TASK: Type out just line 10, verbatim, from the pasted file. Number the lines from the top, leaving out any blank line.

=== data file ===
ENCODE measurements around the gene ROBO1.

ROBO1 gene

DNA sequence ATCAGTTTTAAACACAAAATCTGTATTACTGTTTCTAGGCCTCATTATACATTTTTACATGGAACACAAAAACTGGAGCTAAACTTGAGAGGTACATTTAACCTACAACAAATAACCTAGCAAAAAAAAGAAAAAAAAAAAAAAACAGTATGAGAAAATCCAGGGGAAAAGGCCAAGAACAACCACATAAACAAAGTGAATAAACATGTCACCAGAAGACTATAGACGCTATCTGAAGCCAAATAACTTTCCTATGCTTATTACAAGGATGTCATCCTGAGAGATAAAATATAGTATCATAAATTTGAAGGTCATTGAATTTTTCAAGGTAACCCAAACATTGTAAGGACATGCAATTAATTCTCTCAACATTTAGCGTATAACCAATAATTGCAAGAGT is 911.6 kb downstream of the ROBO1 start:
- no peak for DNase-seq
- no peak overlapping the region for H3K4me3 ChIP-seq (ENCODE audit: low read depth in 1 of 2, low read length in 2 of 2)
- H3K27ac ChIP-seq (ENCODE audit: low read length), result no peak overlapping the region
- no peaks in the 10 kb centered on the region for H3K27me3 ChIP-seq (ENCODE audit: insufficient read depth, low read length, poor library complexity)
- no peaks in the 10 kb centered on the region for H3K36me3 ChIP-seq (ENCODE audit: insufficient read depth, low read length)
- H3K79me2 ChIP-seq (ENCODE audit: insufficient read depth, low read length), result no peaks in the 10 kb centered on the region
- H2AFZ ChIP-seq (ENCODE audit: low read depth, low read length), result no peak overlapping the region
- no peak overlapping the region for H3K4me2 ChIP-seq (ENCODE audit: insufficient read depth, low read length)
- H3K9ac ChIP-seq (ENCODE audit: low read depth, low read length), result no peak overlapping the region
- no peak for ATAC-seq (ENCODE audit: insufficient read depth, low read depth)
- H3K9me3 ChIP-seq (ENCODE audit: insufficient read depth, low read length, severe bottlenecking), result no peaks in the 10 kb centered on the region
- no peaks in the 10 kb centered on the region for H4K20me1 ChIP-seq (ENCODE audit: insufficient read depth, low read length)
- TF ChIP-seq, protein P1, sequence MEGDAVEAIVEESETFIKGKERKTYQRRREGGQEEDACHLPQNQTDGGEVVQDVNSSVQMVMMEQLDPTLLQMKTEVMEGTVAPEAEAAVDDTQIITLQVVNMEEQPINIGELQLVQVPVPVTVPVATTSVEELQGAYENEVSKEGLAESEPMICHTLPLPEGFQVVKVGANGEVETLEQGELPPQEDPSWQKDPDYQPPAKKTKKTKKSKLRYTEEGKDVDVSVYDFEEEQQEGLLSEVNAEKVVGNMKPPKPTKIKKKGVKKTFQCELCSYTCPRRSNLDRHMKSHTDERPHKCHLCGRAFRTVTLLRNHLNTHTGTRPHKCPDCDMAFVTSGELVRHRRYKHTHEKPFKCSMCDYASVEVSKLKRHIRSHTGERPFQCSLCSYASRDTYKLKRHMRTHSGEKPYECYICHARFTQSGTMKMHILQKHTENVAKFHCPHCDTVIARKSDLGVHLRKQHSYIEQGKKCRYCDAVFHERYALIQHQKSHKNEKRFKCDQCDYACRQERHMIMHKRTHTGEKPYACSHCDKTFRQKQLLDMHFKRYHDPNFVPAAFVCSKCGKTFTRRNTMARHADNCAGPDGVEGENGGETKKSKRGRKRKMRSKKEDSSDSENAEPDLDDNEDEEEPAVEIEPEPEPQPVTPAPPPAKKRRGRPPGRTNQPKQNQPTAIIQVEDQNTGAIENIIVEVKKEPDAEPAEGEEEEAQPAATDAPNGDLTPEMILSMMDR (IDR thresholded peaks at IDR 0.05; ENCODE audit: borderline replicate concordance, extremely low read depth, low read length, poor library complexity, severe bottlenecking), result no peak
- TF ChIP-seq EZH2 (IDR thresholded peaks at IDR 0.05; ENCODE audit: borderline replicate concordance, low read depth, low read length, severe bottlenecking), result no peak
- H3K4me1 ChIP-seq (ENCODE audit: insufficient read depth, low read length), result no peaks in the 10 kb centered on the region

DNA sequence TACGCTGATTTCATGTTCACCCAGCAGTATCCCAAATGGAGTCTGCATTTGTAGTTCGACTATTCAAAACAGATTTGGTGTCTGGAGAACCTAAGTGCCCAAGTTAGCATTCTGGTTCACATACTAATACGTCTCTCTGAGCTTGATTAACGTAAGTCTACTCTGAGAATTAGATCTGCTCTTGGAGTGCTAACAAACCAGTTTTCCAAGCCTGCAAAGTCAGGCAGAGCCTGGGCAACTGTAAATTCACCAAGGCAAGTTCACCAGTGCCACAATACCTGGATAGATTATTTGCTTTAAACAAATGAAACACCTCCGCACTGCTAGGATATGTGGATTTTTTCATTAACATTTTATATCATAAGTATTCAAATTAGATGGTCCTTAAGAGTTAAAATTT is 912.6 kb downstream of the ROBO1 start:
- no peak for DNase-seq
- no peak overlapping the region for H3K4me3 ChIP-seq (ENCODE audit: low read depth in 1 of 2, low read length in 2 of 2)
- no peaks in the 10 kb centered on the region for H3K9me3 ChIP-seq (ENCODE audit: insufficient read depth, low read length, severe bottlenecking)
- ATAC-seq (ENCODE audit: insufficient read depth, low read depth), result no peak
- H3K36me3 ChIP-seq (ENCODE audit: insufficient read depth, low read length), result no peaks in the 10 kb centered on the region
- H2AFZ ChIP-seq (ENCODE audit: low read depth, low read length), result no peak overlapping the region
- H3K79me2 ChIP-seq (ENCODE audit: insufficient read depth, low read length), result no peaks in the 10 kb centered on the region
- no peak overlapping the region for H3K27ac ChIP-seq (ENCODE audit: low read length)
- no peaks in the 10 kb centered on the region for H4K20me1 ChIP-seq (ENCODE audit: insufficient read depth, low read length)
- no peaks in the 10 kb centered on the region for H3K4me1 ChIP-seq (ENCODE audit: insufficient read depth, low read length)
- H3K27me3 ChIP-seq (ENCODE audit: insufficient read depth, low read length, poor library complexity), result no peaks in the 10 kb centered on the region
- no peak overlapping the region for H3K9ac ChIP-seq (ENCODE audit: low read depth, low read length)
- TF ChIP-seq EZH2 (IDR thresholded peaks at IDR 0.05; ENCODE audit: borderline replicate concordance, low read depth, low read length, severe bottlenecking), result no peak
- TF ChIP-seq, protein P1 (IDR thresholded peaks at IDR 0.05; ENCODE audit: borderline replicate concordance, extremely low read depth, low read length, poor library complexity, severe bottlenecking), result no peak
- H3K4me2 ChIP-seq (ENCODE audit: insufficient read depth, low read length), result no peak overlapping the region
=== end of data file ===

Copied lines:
- H2AFZ ChIP-seq (ENCODE audit: low read depth, low read length), result no peak overlapping the region